COVID19 Leadership Stars

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COVID19 Leadership Stars

memphis • 10.20.20

Everyone has their favorite culprit to blame for the year 2020 being such an unmitigated train wreck. But, with the battle in mid-stream, I’m not sure that we’ve given proper credit on the other side of the ledger to those whose leadership is standing out in a meritorious way, with considerable effect. So, for a few minutes, let’s concentrate on feeding the opportunities rather than starving problems. They’re not going anywhere.

In a recent leadership lecture for business students at the University of Memphis, I highlighted four examples of great leadership that come to mind, exemplars if you will: Jacinda Ardern (PM, New Zealand), Dr. Anthony Fauci (Dir., NAIF), Chef Jose Andres (CEO, WCK), and Adam Silver (Commissioner, NBA). 

Each is associated with significant leadership efforts to counter the COVID-19 virus within a nation or other population, and is credited with exceptional performance across several dimensions.

Jacinda Ardern – Prime Minister, New Zealand

Committing her nation to eradicating (not merely managing) the virus, Ms. Ardern mounted a bold and timely response to the pandemic, and assuring its success via good self management and excellent stakeholder communications. Her efforts, and early results were not lost on New Zealand’s voters who just re-elected her by a landslide. Oh, and another thing, to date, the virus is virtually eliminated from New Zealand.

Chef Jose Andres – CEO, World Central Kitchens

A fearless innovator with a head for food, logistics, and a huge heart, Mr. Andres is the world’s go-to guy for feeding large numbers of people who suddenly find themselves in desperate circumstances. Whether it’s feeding tens of thousands of Puerto Rican residents after Hurricane Maria has devastated the island, or Native Americans in the New Mexico desert, his job is hard enough as it is without dropping a deadly virus on top of all the other logistical puzzle pieces.  Yet, with an indomitable spirit and constant yearning for process improvements, he eats it up

Dr. Anthony Fauci – Director – National Institute of Allergy and Infectious Diseases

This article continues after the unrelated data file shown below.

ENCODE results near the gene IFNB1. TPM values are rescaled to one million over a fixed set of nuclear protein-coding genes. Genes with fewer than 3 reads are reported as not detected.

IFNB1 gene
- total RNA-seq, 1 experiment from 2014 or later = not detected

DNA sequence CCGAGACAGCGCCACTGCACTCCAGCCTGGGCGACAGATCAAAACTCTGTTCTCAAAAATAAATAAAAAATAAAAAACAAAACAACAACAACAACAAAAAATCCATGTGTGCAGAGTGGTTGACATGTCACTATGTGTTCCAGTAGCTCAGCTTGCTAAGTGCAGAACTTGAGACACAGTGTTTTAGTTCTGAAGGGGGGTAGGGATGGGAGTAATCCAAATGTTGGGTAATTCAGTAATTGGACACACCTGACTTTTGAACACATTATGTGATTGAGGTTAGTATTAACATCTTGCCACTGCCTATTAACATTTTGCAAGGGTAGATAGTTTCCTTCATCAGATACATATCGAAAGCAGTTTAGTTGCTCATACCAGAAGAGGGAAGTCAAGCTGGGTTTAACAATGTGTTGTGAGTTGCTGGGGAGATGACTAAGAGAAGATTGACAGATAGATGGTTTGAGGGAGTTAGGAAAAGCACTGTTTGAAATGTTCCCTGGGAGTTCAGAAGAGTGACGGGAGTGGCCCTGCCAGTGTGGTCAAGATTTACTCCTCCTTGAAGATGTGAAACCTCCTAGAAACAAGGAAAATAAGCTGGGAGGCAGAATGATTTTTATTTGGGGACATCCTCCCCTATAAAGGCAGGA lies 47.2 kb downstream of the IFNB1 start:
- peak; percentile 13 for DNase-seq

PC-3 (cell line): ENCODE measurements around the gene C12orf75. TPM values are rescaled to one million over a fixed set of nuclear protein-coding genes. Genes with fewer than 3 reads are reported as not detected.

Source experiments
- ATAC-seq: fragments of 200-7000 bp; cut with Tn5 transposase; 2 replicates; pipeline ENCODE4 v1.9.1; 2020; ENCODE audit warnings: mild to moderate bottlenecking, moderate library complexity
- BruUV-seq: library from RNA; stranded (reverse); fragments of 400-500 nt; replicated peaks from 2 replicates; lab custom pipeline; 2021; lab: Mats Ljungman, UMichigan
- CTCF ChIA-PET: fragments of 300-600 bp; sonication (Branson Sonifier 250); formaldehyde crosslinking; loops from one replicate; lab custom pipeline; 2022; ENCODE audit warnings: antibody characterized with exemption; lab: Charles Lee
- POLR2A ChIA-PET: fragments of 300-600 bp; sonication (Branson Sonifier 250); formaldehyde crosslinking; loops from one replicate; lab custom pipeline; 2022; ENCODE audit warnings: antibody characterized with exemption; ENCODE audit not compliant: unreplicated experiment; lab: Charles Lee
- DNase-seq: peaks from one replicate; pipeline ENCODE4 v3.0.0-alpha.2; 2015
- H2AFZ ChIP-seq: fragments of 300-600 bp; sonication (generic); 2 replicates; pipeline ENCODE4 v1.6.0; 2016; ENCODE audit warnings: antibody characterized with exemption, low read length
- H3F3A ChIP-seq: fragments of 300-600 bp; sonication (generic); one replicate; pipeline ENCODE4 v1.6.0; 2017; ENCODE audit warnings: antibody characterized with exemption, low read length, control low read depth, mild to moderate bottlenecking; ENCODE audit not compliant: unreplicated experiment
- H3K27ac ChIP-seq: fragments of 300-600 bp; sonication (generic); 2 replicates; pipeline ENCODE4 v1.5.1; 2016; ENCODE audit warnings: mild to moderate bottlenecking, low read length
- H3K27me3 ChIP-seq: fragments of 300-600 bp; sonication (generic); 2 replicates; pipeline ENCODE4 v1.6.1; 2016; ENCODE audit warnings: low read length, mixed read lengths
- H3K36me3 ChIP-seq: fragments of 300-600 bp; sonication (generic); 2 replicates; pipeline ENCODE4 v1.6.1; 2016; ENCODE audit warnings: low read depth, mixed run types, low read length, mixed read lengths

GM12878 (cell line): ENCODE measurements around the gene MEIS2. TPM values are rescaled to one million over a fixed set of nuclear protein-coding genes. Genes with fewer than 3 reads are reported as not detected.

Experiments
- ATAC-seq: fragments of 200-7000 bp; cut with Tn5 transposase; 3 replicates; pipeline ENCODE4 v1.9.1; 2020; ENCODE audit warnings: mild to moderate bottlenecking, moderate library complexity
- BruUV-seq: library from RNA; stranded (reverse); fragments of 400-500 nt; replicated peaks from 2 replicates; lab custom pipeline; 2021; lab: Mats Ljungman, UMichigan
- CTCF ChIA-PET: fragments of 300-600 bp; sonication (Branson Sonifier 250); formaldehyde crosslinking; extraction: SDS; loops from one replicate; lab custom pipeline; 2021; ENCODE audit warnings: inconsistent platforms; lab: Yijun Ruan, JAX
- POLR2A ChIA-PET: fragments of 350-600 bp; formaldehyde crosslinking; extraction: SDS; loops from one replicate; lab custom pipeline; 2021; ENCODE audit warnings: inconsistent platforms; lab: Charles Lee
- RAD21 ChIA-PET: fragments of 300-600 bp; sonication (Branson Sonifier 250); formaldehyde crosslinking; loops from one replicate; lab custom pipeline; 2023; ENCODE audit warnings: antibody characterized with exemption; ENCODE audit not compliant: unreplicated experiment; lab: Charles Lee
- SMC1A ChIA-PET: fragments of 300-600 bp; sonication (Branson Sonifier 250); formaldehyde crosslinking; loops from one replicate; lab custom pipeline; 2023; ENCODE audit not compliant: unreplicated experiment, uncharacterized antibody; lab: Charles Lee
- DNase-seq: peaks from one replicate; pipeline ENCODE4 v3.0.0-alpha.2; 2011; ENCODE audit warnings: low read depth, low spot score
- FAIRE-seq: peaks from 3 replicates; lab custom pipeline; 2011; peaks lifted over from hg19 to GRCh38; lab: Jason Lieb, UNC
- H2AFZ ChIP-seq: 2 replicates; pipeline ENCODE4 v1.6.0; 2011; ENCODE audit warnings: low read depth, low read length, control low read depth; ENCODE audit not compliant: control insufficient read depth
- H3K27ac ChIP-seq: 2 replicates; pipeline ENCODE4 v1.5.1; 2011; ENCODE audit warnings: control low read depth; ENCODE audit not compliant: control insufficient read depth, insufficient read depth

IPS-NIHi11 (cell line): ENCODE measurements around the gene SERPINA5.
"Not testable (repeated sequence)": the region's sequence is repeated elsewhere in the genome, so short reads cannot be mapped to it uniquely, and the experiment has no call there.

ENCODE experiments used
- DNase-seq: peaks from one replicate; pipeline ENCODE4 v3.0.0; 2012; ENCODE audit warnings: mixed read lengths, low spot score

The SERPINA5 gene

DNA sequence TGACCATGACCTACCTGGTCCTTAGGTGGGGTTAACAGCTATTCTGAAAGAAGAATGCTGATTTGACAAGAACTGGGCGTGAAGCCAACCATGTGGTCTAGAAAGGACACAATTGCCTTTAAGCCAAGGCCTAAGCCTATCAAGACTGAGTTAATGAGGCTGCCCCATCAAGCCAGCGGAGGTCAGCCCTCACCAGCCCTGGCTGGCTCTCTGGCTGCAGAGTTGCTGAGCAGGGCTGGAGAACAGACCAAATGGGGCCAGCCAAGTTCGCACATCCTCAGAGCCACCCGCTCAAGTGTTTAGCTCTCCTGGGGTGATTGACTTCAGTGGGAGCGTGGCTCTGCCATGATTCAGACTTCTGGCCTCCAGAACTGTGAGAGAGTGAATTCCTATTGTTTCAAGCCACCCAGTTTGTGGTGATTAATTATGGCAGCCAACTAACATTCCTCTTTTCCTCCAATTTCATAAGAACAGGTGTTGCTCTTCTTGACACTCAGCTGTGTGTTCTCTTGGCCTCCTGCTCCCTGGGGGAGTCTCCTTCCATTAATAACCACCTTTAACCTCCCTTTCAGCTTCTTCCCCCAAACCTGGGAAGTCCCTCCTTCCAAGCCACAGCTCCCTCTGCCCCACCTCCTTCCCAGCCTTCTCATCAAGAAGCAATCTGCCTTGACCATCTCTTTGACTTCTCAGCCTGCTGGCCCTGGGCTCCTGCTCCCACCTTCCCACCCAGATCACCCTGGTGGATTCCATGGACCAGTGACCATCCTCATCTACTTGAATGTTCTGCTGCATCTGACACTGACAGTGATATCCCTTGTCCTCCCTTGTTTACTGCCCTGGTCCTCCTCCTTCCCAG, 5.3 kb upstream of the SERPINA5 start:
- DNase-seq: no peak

One of the world’s foremost immunologists, Anthony Fauci, at the age of 79, has spent the last year representing science to and on behalf of the American people (actually a global audience), and representing the American people to their government, both formidable tasks. But it doesn’t end there. Displaying an abiding interest in speaking truth to power and being unwilling to knuckle under to immense pressure to alter his truth, he has doubtless been the recipient of multiple trips to the White House “woodshed”, some right out in the open. Throughout, his is perhaps the lone voice that Americans are willing to put their trust in. As someone told me last week, “If and when Dr. Fauci tells me a vaccine is safe and effective, I’m sticking both arms out. Anyone else, not so much.”

Adam Silver – Commissioner – National Basketball Association

A businessman, and lawyer by training, Adam Silver runs what is arguably the world’s preeminent professional sports organization. On March 11, 2020 when the first NBA player tested positive for COVID, he summoned the knowledge base he’d been acquiring for better than three months, broke the glass and sounded the alarm heard instantly around the world, doing what no one else had done, he ordered everyone out of the NBA pool. Then, taking into account the interests of a broad constituency – fans, arena owners (and staffs), players, owners, and the game itself, his team fashioned an improbable way to safely and fairly complete the competitive season inside a bubble (he prefers “campus” at Disney-Orlando), crown a champion, and get ready for next season. Throughout, despite being in an extremely media conscious environment, he managed to pull it off, stay off the court, and let the players be the the stars of the game. Ding!

So what, you might ask. Here’s what; I’m told that, in Chinese, the word “crisis” consists of two characters, one representing danger, and the other, opportunity. When we become completely absorbed by one, we tend to overlook the other, often at considerable expense. So, while you’re keeping your head down, keep your eyes open, and as always, your mask on.

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